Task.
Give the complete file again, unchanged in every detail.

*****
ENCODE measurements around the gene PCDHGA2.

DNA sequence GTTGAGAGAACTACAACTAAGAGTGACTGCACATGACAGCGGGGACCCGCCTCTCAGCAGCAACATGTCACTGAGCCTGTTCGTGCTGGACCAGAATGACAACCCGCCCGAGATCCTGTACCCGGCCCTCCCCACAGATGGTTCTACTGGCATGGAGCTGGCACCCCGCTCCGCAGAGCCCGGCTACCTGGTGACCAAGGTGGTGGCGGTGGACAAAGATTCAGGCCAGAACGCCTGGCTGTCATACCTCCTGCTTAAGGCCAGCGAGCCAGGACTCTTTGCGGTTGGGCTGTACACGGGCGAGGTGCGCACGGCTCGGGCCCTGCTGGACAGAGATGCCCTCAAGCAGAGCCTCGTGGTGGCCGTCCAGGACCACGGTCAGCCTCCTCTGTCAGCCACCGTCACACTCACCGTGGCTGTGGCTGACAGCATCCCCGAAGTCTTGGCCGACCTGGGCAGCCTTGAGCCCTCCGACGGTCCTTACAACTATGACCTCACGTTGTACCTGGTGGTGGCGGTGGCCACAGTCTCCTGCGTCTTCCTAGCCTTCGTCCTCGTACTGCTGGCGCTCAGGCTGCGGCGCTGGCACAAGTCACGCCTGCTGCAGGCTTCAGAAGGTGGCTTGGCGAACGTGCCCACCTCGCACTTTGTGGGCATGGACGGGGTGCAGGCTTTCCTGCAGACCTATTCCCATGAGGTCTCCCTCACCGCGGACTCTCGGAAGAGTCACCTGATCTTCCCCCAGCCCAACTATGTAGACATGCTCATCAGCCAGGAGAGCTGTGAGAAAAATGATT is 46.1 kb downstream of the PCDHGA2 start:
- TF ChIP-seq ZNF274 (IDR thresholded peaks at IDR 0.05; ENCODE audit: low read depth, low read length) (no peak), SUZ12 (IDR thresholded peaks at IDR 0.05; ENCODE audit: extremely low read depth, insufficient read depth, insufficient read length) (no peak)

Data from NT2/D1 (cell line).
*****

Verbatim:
ENCODE measurements around the gene PCDHGA2.

DNA sequence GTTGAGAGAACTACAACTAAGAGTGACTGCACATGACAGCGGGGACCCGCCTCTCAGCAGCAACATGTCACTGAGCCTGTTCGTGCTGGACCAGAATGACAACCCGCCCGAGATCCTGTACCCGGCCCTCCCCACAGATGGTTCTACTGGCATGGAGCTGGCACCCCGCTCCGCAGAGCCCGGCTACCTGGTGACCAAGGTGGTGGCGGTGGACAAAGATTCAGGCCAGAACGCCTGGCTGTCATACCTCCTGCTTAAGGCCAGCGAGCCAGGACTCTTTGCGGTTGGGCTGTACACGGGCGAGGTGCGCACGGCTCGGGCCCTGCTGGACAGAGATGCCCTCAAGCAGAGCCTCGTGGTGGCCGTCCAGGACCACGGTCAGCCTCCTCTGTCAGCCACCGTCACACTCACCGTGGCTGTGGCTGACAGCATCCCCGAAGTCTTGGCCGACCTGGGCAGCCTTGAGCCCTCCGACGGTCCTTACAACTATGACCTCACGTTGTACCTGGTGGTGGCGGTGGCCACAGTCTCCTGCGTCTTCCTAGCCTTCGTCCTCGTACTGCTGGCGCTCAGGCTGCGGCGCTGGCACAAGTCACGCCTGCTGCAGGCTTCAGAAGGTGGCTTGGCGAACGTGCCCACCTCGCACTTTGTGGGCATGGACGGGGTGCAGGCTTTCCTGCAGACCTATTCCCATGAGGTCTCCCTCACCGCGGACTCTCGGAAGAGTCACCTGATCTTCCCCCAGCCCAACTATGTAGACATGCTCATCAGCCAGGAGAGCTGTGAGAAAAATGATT is 46.1 kb downstream of the PCDHGA2 start:
- TF ChIP-seq ZNF274 (IDR thresholded peaks at IDR 0.05; ENCODE audit: low read depth, low read length) (no peak), SUZ12 (IDR thresholded peaks at IDR 0.05; ENCODE audit: extremely low read depth, insufficient read depth, insufficient read length) (no peak)

Data from NT2/D1 (cell line).